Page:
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Why Aren't Wages Outstripping Inflation?

Things appear to be looing good on the economic front: The stock market is up over the past year, profits have been rising and the U.S. economy has been growing for four years. Yet, wages for many American workers have been stagnant. To find out why, Renee Montagne talks to David Wessel, economics editor of The Wall Street Journal.
NPR

Cats Plus Online Videos Equal Precious

Last summer, 10,000 people turned out at the Walker Art Center in Minneapolis for the first Internet Cat Video Festival. It was such a success, they've brought it back. Scott Stulen, who runs the festival, thinks cats and online videos just work together.
NPR

Turning Off The Spigot In Western Kansas Farmland

If Kansas farmers keep pumping water out of the High Plains aquifer as they have in the past, the amount of water they can extract will start to fall in just 10 years or so, scientists predict. That will cause big changes in the agricultural economy. But reducing water use now could help delay and ease that disruption.
NPR

A College Kid, A Single Mom, And The Problem With The Poverty Line

A college student getting help from his parents may be below the poverty line. The mother who earns $23,000 a year is not.
NPR

Which U.S. Agencies Have Taken The Most Furlough Days?

The threat of furloughs loomed large early in 2013, when mandatory budget cuts seemed certain to force federal workers to skip anywhere from 10 to 22 days of work without pay. A new tally by Federal News Radio shows that many agencies took fewer than half the days they predicted.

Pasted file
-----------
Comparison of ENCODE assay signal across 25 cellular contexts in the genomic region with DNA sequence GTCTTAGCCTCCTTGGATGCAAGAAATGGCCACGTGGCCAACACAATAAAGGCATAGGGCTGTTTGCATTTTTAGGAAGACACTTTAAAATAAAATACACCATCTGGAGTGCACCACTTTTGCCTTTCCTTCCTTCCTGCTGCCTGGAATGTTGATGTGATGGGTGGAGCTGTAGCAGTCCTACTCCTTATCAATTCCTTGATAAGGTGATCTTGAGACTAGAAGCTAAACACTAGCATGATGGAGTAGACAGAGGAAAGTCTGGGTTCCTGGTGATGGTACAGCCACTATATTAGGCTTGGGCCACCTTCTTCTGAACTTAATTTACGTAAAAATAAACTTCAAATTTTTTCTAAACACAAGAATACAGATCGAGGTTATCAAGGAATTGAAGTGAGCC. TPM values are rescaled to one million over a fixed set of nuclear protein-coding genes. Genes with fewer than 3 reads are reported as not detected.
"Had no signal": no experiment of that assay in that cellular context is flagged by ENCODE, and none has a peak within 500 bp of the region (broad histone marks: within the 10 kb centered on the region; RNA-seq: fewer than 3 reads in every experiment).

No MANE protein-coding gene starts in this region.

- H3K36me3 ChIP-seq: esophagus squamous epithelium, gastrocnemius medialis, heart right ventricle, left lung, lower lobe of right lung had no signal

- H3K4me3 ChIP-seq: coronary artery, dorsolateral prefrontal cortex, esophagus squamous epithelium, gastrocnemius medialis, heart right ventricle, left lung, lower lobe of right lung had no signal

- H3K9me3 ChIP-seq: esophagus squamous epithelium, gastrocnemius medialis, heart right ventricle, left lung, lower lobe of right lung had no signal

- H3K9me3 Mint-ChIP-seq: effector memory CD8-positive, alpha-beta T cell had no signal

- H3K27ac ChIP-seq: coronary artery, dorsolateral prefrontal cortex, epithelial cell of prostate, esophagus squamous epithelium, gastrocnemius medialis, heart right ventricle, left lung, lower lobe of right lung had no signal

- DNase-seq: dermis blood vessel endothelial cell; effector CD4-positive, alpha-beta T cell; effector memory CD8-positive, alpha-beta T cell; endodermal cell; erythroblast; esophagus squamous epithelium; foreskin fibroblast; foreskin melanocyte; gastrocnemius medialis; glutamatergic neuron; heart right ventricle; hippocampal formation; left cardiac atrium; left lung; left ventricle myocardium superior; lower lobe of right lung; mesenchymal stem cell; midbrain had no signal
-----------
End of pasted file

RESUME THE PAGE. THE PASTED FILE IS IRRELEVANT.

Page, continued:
NPR

Muriel Siebert Was One Of the First Women Of Wall Street

Muriel "Mickie" Siebert died on Saturday at the age of 80. Siebert, a well-known figure on Wall Street, was the first woman to buy a seat on the New York Stock Exchange. In 1969, she founded her own brokerage firm, Muriel Siebert & Company.
NPR

Inside The 'Bossless' Office, Where The Team Takes Charge

In workplaces like Menlo Innovation, the whole office votes to hire, fire and give promotions. The team at Menlo says the lack of hierarchy makes for a more creative, happier place where the employees are always learning.
NPR

India's Currency Drops Following U.S. Fed Shift In Policy

The problems were triggered when the Federal Reserve said it would soon ease bond buying. Renee Montagne talks to Amy Kazmin, a correspondent for the Financial Times in New Delhi, about the troubles with India's economy.
NPR

Too Much Rain Washes Out Crops In The South

Parts of the South have seen record rainfall this year. After years of drought, you'd think all that rain would be a good thing. But too much of the wet stuff is bad for farmers' crops.
NPR

Fed Decision Sends Brazil's Currency Lower

When the Federal Reserve announced it had a plan to taper U.S. economic stimulus measures, shockwaves were felt across financial markets overseas. Anticipation of the Fed's action has sent Brazil's currency tumbling in one of the world's most important emerging markets.

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